Special Torture (or how to grin and bear it)

The Things We Know

March 2, 2020 / by admin

My mom started showing signs of dementia right around the time my kid was born. Maybe even before. That was six years ago. I took her to see her first neurologist 5 years ago. We were sent home with the advice that my mom should exercise more. “There was nothing to be done,” they told us. I know now, of course, that they could have medicated her and that could potentially have slowed her dementia’s progress. It’s frustrating to think about that. It’s embarrassing to admit that for much of that time I could not even bring myself to use the word “dementia”. I thought that since no doctor was saying it, that there was some flavor of normal aging-related memory loss that was just that – memory loss, no more, no less and that “dementia” was something else entirely. Dementia was something doctors would recognize and take steps to treat or at least diagnosis. For the first few months we lived at home it seemed like my mom was just the same forgetful self she’d been for years. When we moved in, my mom could accomplish the following :

  • She could fill her own pill holder and remember to take her twice– daily meds.
  • She would regularly bathe herself.
  • She managed to feed herself her meals and occasionally succeeded in making a meal for my dad.
  • Get dressed on her own.
  • Do limited housekeeping like cleaning and maintaining a grocery list
  • Weekly Laundry, including ironing, and changing sheets

It only took a few weeks for me to see where she was slipping. I took over the management of her medication almost immediately. Other tasks became mine as she demonstrated more and more trouble with the job or others that she simply one day stopped doing for no discernible reason. For example, she has been doing weekly laundry. It was not even on my radar as it was part of her regular routine. Then one day, about 5 months after we moved in, I realized that their hamper was over following. She had managed to do some laundry in the weeks past, but my dad admitted it has been almost two months since the sheets on their bed had been changed.

More and more she would stay in her pajamas later and later in the day. I would have to really push for her to head upstairs and get dressed. Then one day, after I had shooed her upstairs after breakfast, I was playing with Pem in our room and Mom wondered in half-dressed and said, “I don’t know what I am doing.” It was at that moment that I realized that there is no such thing as just memory loss. That single statement hit me like a thunderbolt. This was dementia.

I took her straight to her primary care and explained how things had changed. They recommended a new neurologist. After waiting what seemed like ages for her new patient appt with the new neuro, we were sent home with a prescription anti-depressant and a single drug to “slow cognitive impairment”. What we were not sent home with was a diagnosis. I was frustrated and confused. My mom could not even remember these appointments and no one had anything to say about that!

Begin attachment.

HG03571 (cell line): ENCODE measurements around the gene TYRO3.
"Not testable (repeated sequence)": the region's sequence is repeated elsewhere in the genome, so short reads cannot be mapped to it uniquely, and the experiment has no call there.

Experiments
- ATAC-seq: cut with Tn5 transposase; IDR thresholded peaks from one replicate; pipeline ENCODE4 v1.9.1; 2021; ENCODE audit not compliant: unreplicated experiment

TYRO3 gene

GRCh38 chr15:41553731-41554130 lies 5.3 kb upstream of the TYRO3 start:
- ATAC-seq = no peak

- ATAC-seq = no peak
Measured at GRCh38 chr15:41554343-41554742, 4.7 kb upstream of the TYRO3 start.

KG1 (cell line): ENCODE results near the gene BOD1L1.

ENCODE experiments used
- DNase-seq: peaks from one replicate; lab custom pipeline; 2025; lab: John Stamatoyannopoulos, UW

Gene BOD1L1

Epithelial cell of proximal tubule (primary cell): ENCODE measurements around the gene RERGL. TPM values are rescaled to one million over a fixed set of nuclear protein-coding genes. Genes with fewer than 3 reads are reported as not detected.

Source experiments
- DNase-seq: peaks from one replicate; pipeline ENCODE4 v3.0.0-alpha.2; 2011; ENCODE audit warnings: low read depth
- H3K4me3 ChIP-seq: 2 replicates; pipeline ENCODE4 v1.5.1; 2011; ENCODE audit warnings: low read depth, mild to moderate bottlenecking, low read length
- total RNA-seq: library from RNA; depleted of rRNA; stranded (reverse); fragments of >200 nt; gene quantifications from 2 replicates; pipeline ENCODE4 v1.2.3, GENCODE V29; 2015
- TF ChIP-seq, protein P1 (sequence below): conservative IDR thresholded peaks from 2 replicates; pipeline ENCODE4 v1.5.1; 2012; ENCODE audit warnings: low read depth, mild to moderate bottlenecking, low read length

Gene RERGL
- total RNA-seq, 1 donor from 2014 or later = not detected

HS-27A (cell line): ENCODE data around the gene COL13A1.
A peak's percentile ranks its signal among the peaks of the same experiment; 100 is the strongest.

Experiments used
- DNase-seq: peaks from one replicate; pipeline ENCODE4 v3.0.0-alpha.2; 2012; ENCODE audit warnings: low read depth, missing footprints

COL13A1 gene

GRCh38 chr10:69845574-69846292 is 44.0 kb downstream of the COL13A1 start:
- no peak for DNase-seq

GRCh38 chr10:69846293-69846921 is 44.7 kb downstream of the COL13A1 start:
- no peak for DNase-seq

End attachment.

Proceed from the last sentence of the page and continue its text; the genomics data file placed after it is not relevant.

When we were leaving the appointment with this new neuro, I asked the person at check-out a visit summary for our records, but for some crazy reason, there was not a single piece of paper available for us to take home. The receptionist gave me the card for Doc’s assistance and when we got home I emailed her and asked her to mail the summary for the visit. She did this promptly and also included the physician’s letter to my mom’s primary care. In that letter, the neuro spelled out her diagnosis of Alzheimer’s. But that word had not once been used at our appointment.

When I demanded to know why we have not to be informed of this, her neurologist and primary care doctor each blamed the other. “Oh,” they basically said, “I thought the other doctor had told you”.

Can you even imagine? “Oh! Sorry I never mentioned that cancer diagnosis” says your oncologist “I thought your primary care told you.” Yeah, like that.

I insisted that I bring my mom back in so he could deliver that diagnosis. I insisted my father join us for that appointment. I got all three of us to said appointment and the neuro talked to my mom and dad for over 5 minutes about “normal aging” before he uttered the word “Alzheimer’s’. I watched their eyes glaze over. When he was done talking at them, he asked if either of them had any questions and they both politely said “no, thank you for your time doctor”. No questions. None.

My mom received the diagnosis too late to remember the diagnosis. She still does not even really know that she is sick. She thinks her memory loss is because she is growing old. She also seems to think that if she tried harder she might remember more. That part sucks.

Recently, my mom’s primary care doc retired. I can’t say I was sad about that. When I took the steps to find a new doc, I was mindful to engage a practitioner with a specialty in geriatrics. We saw her a few weeks ago and she asked me very directly if anyone had ever really talked about the results of my mom’s MRI from 5 years ago. I said I supped they had and recounted that we were sent home without a diagnosis or any plan of action all those years ago. The new PC seemed a bit flabbergasted. She explained that my mom’s brain is riddled with strokes (They did mention this 5 years ago, but wrote it off as an HHT thing and made zero connection to her burgeoning memory loss), but that it’s entirely likely that her dementia is vascular. WHICH IS NOT EVEN ALZHEIMER’S. She went on to clarify that my mom probably suffers from mixed dementia as so many do. Nothing really changes now that we have this information. But is just another example of how poorly informed I feel like we have been.

So where are we now? I’ll start getting to that soon.

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